A former Etihad Airways pilot has spoken to The Australian about difficulties he had in securing psychological treatment from the airline after raising concerns about his own mental health. The claims raise further concerns about how Persian Gulf airlines treat staff members in safety critical roles who suffer from mental health issues. Finian Greene, a 50-year old First Officer from Australia claimed Etihad has a “blase attitude” towards mental health.
Mr Greene realised he had a problem after a serious incident in September 2016 when an Etihad Airways plane that he was co-piloting was forced to make an emergency landing when the number one engine was struck by debris and seriously damaged. The Boeing 777-300 with 352 passengers and crew on board landed heavy and took up nearly the entire runway to safely come to a stop.
Etihad Airways flight EY450 was departing Abu Dhabi International Airport bound for Sydney and had commenced its rotation during the takeoff roll when a loud bang was heard in the cockpit and the number one engine failed. The front landing gear tyre had been shredded by sharp foreign object debris (FOD) on the runway, sending tyre tread into the number one engine.
“Witnesses heard a loud bang and saw a large fireball as the engine destroyed itself basically,” explained Greene in comments made to The Australian.
“But we had to continue because we were beynd a speed that would allow us to safely stop… We got the aircraft back and did an overweight landing; a very fast, single-engine landing we used up the whole of the runway.”
In fact, the plane had just 230 metres of runway left when it came to a complete stop – it had used 2,590 metres of runway to get to this point.
A subsequent investigation found that tyre tread had also been sent flying towards the number two engine but had struck and bounced off the cowling (the engine cover). If the tread had been ingested into the number two engine, what was already a serious incident could have had a very different ending.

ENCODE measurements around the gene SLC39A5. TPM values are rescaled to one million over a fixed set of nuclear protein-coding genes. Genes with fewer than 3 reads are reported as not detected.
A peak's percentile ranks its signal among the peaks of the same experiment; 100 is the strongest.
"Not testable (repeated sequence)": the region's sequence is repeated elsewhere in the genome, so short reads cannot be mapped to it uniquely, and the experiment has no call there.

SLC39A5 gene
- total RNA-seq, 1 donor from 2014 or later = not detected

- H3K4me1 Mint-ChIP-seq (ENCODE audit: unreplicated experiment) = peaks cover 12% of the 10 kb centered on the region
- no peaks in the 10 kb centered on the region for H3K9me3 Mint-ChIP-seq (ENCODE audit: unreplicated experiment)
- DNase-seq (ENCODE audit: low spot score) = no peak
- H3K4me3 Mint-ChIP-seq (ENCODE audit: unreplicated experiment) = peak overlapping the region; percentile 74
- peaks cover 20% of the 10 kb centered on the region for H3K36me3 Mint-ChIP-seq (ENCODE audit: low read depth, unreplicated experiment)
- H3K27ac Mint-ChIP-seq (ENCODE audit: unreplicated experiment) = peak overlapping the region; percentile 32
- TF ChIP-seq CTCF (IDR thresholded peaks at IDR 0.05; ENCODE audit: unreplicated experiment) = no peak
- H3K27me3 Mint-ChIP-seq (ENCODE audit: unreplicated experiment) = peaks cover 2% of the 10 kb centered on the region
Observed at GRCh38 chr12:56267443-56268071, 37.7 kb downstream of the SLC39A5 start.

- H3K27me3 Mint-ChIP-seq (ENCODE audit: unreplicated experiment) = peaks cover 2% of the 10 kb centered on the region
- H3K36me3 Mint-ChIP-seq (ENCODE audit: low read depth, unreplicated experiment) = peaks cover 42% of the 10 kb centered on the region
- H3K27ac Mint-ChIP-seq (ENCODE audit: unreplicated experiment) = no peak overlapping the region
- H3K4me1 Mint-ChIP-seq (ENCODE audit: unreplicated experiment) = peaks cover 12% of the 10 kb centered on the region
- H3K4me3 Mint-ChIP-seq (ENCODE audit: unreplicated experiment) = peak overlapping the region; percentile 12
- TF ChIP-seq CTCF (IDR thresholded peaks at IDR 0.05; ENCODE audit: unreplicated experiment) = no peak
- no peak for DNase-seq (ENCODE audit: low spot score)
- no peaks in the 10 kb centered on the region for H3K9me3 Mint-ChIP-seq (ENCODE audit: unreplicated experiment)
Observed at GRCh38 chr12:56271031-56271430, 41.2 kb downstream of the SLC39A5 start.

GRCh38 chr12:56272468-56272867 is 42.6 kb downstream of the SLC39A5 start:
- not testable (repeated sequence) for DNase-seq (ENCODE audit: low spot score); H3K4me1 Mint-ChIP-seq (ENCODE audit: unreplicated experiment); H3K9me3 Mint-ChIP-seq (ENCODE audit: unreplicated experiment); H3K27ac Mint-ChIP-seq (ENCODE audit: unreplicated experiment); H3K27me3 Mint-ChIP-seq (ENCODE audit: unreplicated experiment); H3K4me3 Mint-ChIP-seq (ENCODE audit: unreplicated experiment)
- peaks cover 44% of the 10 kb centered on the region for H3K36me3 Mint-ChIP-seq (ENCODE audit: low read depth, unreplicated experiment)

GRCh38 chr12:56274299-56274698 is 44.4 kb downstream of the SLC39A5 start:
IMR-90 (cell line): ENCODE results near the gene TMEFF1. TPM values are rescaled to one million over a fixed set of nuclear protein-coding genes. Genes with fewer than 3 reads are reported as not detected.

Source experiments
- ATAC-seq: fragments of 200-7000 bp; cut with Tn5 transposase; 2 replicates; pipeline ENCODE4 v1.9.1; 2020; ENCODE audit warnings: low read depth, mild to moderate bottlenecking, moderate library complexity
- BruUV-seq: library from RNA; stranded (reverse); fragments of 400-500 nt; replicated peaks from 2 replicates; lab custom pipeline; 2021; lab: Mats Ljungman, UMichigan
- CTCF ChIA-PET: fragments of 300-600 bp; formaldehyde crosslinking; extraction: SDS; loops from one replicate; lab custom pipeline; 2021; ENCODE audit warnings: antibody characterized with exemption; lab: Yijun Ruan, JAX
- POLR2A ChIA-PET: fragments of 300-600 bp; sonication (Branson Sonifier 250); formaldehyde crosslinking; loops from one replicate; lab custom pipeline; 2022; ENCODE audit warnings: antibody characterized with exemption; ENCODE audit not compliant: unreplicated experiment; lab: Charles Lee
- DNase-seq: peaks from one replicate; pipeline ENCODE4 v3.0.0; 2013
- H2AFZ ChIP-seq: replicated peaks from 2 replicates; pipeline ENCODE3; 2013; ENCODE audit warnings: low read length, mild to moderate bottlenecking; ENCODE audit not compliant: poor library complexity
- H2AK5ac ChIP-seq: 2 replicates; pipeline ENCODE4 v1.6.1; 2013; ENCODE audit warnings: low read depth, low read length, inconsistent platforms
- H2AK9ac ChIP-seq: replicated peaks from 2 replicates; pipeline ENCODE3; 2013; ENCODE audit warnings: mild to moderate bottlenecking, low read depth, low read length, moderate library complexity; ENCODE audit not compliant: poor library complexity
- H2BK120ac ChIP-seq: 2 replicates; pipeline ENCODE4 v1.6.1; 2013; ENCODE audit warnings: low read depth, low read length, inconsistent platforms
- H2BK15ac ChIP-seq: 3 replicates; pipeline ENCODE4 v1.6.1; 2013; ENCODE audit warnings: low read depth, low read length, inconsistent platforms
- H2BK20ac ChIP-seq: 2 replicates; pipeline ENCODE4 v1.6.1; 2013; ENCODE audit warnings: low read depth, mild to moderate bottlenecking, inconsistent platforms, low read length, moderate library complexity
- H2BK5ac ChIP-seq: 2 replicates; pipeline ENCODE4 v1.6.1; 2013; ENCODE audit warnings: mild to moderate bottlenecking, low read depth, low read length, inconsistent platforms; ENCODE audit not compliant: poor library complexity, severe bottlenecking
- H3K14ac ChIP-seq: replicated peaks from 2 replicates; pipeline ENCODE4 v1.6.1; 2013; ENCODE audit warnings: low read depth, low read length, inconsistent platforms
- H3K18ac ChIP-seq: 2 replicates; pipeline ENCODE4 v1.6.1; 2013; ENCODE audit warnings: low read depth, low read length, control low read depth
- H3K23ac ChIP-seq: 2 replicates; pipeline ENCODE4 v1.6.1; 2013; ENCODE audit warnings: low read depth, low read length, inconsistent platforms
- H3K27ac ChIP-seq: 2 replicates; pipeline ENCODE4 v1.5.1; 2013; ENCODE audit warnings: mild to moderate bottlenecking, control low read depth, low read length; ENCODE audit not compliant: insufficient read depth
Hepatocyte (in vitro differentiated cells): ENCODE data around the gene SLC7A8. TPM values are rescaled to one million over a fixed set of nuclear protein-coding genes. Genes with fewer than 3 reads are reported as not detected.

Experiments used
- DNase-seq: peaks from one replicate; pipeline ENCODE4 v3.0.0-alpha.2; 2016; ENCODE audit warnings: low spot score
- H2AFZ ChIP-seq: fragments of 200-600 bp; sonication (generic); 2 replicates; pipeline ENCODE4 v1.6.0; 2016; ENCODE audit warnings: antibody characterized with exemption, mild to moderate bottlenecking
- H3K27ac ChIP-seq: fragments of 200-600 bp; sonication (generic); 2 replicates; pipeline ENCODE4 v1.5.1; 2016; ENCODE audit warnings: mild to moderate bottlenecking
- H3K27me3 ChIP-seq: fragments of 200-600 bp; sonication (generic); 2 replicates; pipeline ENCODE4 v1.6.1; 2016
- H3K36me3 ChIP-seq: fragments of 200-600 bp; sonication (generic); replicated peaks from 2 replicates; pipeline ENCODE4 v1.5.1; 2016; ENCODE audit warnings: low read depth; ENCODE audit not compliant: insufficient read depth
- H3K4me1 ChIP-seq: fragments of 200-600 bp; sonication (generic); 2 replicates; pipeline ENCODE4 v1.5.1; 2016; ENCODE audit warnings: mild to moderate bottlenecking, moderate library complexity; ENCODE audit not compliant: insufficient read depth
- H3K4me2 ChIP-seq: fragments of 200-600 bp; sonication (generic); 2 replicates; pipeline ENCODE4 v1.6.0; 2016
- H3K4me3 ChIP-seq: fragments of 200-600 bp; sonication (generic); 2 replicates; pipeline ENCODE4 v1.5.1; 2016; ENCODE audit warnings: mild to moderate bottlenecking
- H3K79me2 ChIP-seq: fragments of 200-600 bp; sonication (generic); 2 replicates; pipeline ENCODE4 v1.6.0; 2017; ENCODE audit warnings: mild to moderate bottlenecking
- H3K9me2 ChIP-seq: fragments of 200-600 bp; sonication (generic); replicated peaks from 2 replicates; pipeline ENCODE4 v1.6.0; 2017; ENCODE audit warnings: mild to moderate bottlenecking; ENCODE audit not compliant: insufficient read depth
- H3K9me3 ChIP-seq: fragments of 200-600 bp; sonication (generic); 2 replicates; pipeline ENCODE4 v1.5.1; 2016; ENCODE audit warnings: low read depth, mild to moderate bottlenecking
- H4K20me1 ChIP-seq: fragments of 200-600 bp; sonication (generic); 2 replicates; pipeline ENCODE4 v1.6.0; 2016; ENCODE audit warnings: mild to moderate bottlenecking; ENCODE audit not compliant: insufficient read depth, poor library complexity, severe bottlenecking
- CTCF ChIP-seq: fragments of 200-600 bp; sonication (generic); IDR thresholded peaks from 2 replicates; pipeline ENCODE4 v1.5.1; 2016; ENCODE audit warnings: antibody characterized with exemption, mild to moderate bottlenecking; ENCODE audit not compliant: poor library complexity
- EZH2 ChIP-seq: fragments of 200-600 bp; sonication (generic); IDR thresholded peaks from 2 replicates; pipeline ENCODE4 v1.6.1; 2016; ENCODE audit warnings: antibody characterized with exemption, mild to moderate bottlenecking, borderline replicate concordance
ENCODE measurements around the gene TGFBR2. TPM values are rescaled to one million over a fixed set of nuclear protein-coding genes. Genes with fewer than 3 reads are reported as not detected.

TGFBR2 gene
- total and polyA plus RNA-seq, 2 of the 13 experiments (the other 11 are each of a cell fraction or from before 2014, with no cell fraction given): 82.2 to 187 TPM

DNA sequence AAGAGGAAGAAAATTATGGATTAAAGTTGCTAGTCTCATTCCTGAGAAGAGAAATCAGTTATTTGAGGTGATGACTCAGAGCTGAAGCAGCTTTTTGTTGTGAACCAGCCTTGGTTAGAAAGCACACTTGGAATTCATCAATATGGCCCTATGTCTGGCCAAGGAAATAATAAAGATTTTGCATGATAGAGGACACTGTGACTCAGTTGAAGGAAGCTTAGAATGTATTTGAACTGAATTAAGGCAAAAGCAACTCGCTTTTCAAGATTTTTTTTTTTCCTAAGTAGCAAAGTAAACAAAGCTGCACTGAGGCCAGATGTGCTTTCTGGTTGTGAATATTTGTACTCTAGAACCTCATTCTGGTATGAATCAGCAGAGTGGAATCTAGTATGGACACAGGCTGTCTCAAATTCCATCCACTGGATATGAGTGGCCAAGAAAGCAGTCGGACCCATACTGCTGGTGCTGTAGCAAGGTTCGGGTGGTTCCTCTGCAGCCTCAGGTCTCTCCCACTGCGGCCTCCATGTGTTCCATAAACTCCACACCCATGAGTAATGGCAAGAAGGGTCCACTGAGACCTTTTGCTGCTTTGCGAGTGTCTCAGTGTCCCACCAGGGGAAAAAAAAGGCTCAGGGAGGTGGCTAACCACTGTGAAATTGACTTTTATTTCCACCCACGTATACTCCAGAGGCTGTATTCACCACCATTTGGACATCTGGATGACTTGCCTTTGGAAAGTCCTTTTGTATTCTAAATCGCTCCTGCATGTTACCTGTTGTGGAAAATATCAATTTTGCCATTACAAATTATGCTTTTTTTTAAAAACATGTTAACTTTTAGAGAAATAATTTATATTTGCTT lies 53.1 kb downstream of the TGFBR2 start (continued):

“We were very lucky it didn’t go through that engine as well or it would’ve been a very different story for the 352 people onboard,” Greene muses.
After five days off, Mr Greene was rostered back into flying duties. At this point, he realised that something wasn’t right in himself. He says he felt that he was “deeply in trouble” and decided to return to his family in Australia. During this time Mr Greene contacted Etihad’s vice president of medical services.
Unfortunately, despite assurances that Mr Greene would be given help before returning to flying duties, he found himself back in Abu Dhabi with no appointments scheduled and flying duties rostered. “Towards the end I was just begging, saying ‘I cannot fly'”, he says of his treatment.
Eventually, Mr Greene decided that it was unsafe for him to continue flying and returned to Australia to seek specialist treatment for PTSD. Etihad didn’t get in contact but dismissed him and revoked his entitlements despite the fact that he had worked for the airline for over 10-years.
One has to wonder whether Etihad could have done more after a pilot suffered such a traumatic experience? Mental ill-health is a fact of life – it can affect anyone and with the right treatment, Mr Greene may well have been able to return to flying. At the very least, Etihad could have acknowledged his concerns and not rostered him flying duties when he was trying to tell the airline that he didn’t feel that would be safe.
Of course, this isn’t the first time that mental ill health has been the subject of much discussion at Middle Eastern airlines. In March 2018, a member of Emirates cabin crew jumped to her death from the open door of a parked Boeing 777 in what was an apparent suicide. Earlier this year, another member of Emirates cabin crew jumped from a balcony at the airline’s head office in Dubai in what appeared to be a mental health crisis.
In other cases, cabin crew with controlled depression have been denied the right to join Emirates and Etihad – or even dismissed. It raises the prospect of people lying about what are otherwise perfectly treatable conditions and in turn creating a dangerous situation that doesn’t need to exist.
Of course, some mental health conditions aren’t permitted in safety critical roles like cabin and flight crew. This has caused the subject to become a taboo across the aviation industry – an issue that some airlines are desperately trying to change.
In this case, Etihad has declined to make a comment.
Investigators concluded that the accident had been caused by a sharp piece of metal that found itself on the runway. At the time, Abu Dhabi International Airport did not have an automated FOD detection system. Measures have since been implemented since the accident.